Willing, Thomas, 1731–1821, American merchant and financier, b. Philadelphia. He studied law in London. Returning to Philadelphia in 1749, he entered his father's business and later established with Robert Morris (1734–1806) a prominent importing and exporting firm in Philadelphia. He was elected mayor of Philadelphia in 1763 and was (1767–77) a justice of the Pennsylvania court. As a member (1775–76) of the Continental Congress, he voted against the Declaration of Independence. In 1780, Willing was active in raising money for the Continental army. He was one of the founders of the Bank of North America and its first president (1781–1792). He was also (1791–1811) first president of the Bank of the United States.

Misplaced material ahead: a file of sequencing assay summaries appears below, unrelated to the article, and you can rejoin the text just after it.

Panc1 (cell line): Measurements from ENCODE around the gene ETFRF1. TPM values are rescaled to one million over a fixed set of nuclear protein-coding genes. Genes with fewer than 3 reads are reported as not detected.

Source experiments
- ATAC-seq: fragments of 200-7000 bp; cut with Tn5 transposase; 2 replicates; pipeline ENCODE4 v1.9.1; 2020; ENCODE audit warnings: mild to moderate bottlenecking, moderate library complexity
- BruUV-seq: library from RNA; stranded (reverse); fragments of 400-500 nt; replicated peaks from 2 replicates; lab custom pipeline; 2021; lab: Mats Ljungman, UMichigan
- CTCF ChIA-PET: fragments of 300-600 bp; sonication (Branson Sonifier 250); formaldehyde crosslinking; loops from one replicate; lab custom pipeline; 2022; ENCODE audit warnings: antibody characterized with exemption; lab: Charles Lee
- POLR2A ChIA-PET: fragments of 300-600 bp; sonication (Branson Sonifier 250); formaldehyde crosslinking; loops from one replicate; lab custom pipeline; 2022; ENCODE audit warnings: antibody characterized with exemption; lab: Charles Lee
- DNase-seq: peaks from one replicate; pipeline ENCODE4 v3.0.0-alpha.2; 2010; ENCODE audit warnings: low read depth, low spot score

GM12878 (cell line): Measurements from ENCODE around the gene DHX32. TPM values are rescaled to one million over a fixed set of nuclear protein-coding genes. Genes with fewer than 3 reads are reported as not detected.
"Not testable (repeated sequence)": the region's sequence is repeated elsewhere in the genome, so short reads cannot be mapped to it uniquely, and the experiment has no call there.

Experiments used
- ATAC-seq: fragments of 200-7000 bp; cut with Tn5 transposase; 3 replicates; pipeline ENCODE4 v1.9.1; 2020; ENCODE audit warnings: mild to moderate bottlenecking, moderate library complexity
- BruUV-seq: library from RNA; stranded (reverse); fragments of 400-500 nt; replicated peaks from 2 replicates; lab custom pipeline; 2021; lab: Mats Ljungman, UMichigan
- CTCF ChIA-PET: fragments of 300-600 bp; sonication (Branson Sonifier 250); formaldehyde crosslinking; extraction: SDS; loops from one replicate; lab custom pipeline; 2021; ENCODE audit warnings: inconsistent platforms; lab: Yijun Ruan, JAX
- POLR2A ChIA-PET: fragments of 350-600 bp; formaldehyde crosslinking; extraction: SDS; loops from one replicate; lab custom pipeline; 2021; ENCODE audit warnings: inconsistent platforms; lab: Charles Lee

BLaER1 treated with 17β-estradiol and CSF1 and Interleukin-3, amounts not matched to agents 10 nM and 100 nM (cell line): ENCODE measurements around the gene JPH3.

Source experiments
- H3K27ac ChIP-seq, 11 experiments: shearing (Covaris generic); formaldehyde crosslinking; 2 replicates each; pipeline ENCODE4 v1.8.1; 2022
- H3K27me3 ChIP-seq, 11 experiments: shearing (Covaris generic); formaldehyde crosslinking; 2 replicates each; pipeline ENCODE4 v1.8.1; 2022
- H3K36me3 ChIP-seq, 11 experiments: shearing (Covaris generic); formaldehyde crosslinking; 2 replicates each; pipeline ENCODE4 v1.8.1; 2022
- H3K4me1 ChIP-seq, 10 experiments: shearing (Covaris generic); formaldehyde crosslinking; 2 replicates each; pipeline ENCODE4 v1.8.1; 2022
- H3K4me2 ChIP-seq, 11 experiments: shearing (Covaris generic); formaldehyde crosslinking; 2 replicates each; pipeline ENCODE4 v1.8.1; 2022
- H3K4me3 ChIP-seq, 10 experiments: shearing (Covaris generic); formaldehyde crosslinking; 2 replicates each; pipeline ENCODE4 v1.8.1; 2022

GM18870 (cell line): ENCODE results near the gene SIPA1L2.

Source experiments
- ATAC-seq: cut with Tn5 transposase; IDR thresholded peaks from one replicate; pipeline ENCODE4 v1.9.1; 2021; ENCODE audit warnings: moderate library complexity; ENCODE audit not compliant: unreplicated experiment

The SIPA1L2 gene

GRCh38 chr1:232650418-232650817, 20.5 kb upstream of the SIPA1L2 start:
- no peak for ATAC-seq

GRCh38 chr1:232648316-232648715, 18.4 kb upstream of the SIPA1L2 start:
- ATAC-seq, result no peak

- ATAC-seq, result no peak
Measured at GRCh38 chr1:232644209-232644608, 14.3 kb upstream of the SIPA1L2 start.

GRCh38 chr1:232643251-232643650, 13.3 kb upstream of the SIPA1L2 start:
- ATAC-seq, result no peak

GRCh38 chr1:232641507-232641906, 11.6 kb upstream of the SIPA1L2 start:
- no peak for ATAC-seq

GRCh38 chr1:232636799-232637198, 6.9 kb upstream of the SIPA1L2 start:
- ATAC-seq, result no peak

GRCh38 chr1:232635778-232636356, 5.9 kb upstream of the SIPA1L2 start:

See B. A. Konkle, Thomas Willing and the First American Financial System (1937).
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Willing, Thomas(1731–1821) merchant, banker; born in Philadelphia. He studied law in London and then prospered at various commercial pursuits (1749–93), joining with Robert Morris to form Philadelphia's major mercantile firm. Patriotic but not radical, as a delegate to the Continental Congress (1775–76) he voted against the initial resolution for independence. He was president of the Bank of North America (1781–91), supported the new constitution, and then served as the first president of the Bank of the United States (1791–97).
The Cambridge Dictionary of American Biography, by John S. Bowman. Copyright © Cambridge University Press 1995. Reproduced with permission.